8 Tips to Becoming an Early Morning Exerciser
It’s interesting to see people’s reactions when I tell them I work out at 5 a.m.
I’ve found it’s generally one of the following:
(a) Utter shock/confusion: “Wait, you work out at 5 a.m.?”
(b) Skepticism/sanity-questioning: “Whoa. Are you completely insane?”
(c) Awe: “How do you do it?!”
I only became an early morning exerciser once I became a mom.
I realized that if I had any hopes of getting in some sort of daily exercise and finally losing the baby weight, waiting until Buddy went to bed was soooo not the right approach. I’d be exhausted from working all day, then would want to soak up as much time as I could with him before he went to sleep. By the time that happened, I’d be so burnt out that I’d routinely blow off the treadmill for the couch.
Then an Anytime Fitness opened up near me — like a three-minute drive away — and began offering 5 a.m. Les Mills Body Pump and RPM (spin) classes.
So I started going. Or, more accurately, I forced myself to go.
I’m not gonna lie. It was rough at first. My body rebelled when that alarm went off at 4:40 a.m. Every morning I had to fight the strong urge to say, “Screw it,” hit the snooze button, and go back to sleep. I never leapt out of bed, all, “Yippee, I get to work out now!”
I still don’t!
Even now, 5+ years later, some mornings are a battle and there are occasions when I let my inner sleepyhead win.
And don’t get me started on those cold winter mornings, when your bed is all warm and cozy!
But there is something invigorating and reassuring about walking back in the door at 6:05 a.m., knowing my workout for the day is complete. It’s not hanging over my head all evening as I try to spend time with my family.
I also find I make healthier food choices during day, almost as if my morning workout has put me on a healthy path. And don’t forget: you continue to burn calories after the workout is done.
Research has shown morning exercisers are more likely to stick with their routines and reach their goals, and are more likely to work out harder and longer than afternoon or evening exercisers.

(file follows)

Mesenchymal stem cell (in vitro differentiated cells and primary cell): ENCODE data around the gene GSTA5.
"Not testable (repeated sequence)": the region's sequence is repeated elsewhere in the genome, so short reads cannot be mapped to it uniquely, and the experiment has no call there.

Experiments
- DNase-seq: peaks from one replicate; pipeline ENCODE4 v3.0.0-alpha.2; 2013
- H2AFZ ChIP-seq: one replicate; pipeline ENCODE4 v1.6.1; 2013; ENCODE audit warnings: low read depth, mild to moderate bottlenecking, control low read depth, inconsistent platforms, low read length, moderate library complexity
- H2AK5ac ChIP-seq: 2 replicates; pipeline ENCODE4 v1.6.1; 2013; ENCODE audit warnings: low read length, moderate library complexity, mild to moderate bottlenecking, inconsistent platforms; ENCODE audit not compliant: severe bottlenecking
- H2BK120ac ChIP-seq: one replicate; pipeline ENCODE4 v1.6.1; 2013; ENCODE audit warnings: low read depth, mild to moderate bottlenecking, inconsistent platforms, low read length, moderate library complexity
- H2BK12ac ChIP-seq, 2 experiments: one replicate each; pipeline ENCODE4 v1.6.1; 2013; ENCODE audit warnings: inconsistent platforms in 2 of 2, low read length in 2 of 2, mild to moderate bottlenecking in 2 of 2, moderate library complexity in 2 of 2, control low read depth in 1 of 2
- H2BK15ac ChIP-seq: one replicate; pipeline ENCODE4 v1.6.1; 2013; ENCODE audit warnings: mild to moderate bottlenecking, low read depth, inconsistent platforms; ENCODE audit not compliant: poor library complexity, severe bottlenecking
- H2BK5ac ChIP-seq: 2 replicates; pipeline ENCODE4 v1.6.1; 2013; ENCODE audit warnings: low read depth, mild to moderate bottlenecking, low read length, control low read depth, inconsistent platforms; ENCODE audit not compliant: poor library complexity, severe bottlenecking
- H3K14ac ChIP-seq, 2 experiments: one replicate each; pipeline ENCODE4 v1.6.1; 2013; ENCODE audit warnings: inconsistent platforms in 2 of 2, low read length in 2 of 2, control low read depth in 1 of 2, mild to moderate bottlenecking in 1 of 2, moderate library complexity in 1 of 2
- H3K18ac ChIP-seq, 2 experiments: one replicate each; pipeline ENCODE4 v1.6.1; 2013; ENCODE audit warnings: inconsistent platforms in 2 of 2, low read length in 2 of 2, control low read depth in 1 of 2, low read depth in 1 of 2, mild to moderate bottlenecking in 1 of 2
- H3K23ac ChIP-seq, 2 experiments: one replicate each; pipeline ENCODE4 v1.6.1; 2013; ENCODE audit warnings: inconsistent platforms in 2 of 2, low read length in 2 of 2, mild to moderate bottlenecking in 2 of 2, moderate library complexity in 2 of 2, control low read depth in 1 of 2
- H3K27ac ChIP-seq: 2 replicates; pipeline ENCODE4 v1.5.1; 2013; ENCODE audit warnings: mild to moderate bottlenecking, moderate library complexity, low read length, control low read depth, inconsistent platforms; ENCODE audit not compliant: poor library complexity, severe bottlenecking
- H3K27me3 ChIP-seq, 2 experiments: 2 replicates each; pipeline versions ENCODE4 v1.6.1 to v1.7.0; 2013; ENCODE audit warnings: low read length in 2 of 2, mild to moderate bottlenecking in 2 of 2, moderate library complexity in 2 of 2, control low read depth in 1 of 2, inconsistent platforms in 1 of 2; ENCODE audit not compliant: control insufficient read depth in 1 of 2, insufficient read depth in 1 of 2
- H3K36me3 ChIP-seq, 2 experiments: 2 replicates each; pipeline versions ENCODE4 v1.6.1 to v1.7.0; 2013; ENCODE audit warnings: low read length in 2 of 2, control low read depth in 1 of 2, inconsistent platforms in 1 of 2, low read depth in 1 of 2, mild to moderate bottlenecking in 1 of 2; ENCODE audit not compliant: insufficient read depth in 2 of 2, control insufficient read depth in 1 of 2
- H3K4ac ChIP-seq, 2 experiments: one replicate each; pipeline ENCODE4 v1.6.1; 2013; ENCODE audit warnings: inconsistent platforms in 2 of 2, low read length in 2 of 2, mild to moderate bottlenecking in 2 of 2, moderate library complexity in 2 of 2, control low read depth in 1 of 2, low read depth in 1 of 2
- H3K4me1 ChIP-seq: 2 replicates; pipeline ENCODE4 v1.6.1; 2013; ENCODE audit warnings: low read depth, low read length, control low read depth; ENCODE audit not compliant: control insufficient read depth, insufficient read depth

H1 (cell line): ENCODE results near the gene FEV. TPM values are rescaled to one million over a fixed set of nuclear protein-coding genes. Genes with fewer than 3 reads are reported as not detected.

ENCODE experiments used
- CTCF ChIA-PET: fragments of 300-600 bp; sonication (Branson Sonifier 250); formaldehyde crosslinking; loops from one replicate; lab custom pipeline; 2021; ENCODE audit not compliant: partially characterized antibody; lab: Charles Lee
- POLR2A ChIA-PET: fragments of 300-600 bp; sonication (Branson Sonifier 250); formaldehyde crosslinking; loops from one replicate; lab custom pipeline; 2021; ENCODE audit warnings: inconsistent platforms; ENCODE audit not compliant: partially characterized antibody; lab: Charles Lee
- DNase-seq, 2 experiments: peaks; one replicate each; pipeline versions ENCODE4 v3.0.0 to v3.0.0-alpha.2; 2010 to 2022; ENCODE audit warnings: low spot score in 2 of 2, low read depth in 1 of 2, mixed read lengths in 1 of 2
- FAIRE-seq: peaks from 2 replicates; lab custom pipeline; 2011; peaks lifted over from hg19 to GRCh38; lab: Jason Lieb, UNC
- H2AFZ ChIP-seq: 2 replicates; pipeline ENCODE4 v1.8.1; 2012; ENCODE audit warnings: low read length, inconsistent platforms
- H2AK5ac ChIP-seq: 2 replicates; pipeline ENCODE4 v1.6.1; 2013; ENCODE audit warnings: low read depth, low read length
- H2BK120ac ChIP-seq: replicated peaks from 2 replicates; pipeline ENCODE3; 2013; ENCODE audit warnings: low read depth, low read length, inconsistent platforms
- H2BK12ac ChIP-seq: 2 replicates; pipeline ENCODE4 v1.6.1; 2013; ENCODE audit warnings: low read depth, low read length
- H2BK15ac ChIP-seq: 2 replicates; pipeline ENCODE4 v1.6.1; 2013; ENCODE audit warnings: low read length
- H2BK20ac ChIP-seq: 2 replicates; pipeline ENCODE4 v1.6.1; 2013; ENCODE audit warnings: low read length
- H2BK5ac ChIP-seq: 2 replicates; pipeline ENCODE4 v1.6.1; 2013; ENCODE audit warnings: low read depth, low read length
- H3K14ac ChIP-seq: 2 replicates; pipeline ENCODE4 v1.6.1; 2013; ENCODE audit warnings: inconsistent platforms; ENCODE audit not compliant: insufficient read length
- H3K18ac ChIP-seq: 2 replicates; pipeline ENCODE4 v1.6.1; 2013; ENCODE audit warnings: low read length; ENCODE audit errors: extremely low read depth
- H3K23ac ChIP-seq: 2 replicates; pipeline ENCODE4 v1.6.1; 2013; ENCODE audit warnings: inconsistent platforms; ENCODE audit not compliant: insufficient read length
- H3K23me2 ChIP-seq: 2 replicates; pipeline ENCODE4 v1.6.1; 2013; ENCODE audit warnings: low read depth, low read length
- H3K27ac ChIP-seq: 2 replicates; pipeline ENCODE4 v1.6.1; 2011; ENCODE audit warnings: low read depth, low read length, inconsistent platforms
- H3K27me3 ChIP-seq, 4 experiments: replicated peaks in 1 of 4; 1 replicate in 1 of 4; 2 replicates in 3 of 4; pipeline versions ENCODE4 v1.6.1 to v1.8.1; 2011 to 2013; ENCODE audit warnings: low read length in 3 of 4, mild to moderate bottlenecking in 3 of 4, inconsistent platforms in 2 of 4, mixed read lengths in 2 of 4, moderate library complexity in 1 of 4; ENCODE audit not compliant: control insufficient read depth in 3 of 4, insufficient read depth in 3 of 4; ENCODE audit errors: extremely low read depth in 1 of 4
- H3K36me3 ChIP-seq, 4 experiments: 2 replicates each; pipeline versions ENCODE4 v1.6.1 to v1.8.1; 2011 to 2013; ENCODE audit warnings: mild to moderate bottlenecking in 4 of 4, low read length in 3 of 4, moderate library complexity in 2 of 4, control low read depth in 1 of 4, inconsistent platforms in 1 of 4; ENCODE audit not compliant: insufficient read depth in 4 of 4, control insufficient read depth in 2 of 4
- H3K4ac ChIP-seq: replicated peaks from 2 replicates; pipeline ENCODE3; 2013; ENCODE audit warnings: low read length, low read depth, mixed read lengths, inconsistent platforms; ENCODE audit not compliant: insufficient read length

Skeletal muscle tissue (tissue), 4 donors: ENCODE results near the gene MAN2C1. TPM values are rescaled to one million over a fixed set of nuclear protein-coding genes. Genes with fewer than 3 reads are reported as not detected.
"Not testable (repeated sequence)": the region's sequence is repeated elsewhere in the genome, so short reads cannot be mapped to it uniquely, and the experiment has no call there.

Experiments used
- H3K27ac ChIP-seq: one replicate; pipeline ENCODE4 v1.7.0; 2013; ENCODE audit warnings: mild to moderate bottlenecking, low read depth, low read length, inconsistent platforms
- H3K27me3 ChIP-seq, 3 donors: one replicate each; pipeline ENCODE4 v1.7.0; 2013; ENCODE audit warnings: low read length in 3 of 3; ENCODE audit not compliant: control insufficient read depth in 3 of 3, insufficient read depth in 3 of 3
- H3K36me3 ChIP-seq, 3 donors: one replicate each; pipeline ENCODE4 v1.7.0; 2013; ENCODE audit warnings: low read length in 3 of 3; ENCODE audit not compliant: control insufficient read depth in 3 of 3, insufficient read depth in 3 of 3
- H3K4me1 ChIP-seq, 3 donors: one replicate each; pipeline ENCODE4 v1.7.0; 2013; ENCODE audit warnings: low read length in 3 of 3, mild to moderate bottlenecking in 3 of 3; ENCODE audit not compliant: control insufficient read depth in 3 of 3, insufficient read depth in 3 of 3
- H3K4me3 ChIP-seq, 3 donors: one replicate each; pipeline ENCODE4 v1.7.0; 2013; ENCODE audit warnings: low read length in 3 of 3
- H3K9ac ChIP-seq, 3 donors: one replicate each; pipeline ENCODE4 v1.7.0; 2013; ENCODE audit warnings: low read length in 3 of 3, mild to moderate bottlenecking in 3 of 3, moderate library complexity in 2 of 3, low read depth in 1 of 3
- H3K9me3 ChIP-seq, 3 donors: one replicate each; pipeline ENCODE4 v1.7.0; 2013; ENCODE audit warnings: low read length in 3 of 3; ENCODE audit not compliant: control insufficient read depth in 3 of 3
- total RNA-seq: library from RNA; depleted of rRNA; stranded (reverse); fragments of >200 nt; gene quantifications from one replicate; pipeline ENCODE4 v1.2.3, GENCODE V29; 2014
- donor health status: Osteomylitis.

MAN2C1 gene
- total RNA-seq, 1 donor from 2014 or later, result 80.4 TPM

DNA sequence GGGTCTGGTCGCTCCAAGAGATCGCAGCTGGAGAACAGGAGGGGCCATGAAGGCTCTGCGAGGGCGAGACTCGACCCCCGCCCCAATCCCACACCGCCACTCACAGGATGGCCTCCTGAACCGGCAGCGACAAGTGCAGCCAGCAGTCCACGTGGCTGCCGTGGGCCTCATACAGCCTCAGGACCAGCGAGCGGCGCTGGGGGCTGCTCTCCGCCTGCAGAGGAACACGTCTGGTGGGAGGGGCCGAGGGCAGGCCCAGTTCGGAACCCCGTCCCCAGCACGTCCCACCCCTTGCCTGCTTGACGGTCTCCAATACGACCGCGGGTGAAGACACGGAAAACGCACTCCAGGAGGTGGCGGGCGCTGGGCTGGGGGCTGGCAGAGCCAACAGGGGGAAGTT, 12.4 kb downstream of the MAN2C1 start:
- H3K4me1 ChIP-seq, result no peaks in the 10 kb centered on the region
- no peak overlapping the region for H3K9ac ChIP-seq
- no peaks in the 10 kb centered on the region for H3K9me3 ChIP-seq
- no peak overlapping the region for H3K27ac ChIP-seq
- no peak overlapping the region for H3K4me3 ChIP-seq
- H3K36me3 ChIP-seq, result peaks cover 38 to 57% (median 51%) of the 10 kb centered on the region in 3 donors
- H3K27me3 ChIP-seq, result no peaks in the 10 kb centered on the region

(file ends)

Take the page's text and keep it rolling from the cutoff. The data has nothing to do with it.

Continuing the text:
Sure, the downside is that I am in bed most nights by 9:30-10 p.m. I was never a night owl to begin with, but now that I’m getting up so early 4-5 mornings a week, it’s reaaalllly tough for me to stay up past 10:30 p.m., even on a weekend night. But it’s definitely a worthwhile trade-off.
If you’re struggling for ways to squeeze in daily exercise, consider the early morning — whether it’s going to the gym, a walk around the block, a workout DVD, or a basement treadmill.
Here are some tips on how to get started:
1. Prep ahead of time. Lay out all your gear — workout clothes, shoes, car keys, water bottle — the night before, so it’s just a grab-and-go. I’ll admit that for the first few weeks that I would sleep in my exercise clothes. It’s hard to rationalize skipping the gym when you’re already dressed to go. And don’t forget to have food or coffee ready if you need some fuel before your workout.
2. Find a buddy. Our 5 a.m. gym crew — mostly other moms in town, like me — has grown tight over the years, and I’ve gotten to know all my instructors. As a result, there are a lot of laughs in the gym, turning these early morning workout sessions into a social event. On the other hand, I have some friends who meet a running buddy in the morning or who take their dogs for early morning walks. Either way, knowing that someone else is relying on you makes it harder to hit that snooze button.
3. Get a good night’s sleep. This one’s a no-brainer. There’s no way you’re going to wake up refreshed and ready to go without a sufficient amount of zzzzzs the night before. So you may need to turn down that late afternoon cup of coffee.
4. Listen to your body. There are some mornings when it’s just not gonna happen. Particularly if I’ve had a bout of insomnia or if I’m not feeling well. Because while regular exercise is incredibly important to me, I also need to be productive (and alert!) at work. The trick here is to be honest with yourself and not use “listen to your body” as an excuse.
5. Plan it. I’ll note on paper (or sometimes here on the blog) what workouts I’ll be doing each week. I feel like once I’ve committed it to paper (or the blogosphere) that I can’t back out.
6. Be realistic. Personally, it’s hard for me to wake up super early five weekdays in a row. Unless it’s a week when my husband has been traveling and my routine has been thrown off, I usually need one morning — usually Wednesdays — when I can “sleep in.” So I’ll either make that my rest day or I’ll do a quick 5-10 min ab/core workout or I’ll try and sneak in a lunch time workout.
7. Reward yourself. In the beginning, I treated myself to new workout gear periodically as a reward after keeping with my 5 a.m. workouts.
8. Make sure it’s exercise you enjoy. Someone who detests running is not going to feel motivated to get up at 5 a.m. to pound the pavement. So whether it’s Zumba, yoga, strength training, or walking, make sure it’s physical activity that you truly enjoy.
What time of day do you typically work out?